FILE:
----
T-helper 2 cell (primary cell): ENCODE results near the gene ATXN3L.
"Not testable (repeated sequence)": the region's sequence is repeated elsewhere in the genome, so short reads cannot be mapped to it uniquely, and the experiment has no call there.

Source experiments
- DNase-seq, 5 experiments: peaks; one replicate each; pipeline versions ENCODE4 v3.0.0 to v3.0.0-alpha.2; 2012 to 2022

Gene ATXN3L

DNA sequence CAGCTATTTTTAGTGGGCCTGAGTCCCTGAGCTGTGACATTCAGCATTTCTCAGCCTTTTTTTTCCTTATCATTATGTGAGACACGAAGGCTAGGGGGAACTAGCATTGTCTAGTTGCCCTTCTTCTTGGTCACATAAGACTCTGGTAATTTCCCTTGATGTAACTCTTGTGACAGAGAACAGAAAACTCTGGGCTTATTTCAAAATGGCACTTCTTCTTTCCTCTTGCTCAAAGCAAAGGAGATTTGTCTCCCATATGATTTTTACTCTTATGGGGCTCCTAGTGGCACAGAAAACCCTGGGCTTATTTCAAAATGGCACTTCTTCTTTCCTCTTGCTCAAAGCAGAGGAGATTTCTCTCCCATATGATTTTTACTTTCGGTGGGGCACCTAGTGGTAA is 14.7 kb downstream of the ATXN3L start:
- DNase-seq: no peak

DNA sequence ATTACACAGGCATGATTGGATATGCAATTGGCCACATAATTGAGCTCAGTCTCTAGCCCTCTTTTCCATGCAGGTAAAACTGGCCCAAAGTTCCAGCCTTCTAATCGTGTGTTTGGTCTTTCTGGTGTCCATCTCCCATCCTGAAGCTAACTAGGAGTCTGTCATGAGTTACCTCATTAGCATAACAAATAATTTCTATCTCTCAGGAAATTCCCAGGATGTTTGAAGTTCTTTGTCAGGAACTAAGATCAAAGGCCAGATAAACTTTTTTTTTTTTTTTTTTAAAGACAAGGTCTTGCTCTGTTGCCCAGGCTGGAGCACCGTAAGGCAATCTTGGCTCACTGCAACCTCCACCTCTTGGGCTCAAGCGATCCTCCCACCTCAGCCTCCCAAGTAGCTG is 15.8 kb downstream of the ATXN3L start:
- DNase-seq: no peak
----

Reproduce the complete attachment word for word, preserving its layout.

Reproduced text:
T-helper 2 cell (primary cell): ENCODE results near the gene ATXN3L.
"Not testable (repeated sequence)": the region's sequence is repeated elsewhere in the genome, so short reads cannot be mapped to it uniquely, and the experiment has no call there.

Source experiments
- DNase-seq, 5 experiments: peaks; one replicate each; pipeline versions ENCODE4 v3.0.0 to v3.0.0-alpha.2; 2012 to 2022

Gene ATXN3L

DNA sequence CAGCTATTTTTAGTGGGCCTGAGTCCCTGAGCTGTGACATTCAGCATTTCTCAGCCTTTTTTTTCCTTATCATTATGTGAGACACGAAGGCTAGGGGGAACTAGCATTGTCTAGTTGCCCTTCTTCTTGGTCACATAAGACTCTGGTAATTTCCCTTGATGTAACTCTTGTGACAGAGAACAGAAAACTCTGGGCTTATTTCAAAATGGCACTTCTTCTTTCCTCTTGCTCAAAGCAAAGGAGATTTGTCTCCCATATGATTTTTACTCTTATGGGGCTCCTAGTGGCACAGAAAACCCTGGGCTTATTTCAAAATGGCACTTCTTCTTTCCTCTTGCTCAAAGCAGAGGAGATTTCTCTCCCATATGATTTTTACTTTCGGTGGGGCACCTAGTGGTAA is 14.7 kb downstream of the ATXN3L start:
- DNase-seq: no peak

DNA sequence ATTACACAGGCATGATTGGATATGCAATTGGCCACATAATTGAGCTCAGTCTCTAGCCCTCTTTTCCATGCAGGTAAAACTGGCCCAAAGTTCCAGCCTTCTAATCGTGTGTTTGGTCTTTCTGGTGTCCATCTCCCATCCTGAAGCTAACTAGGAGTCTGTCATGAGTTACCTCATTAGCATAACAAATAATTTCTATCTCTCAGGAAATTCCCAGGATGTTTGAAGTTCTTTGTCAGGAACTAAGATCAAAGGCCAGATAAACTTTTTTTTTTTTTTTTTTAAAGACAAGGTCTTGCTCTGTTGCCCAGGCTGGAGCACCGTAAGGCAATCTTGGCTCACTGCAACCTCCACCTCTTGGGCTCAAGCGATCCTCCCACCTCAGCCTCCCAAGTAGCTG is 15.8 kb downstream of the ATXN3L start:
- DNase-seq: no peak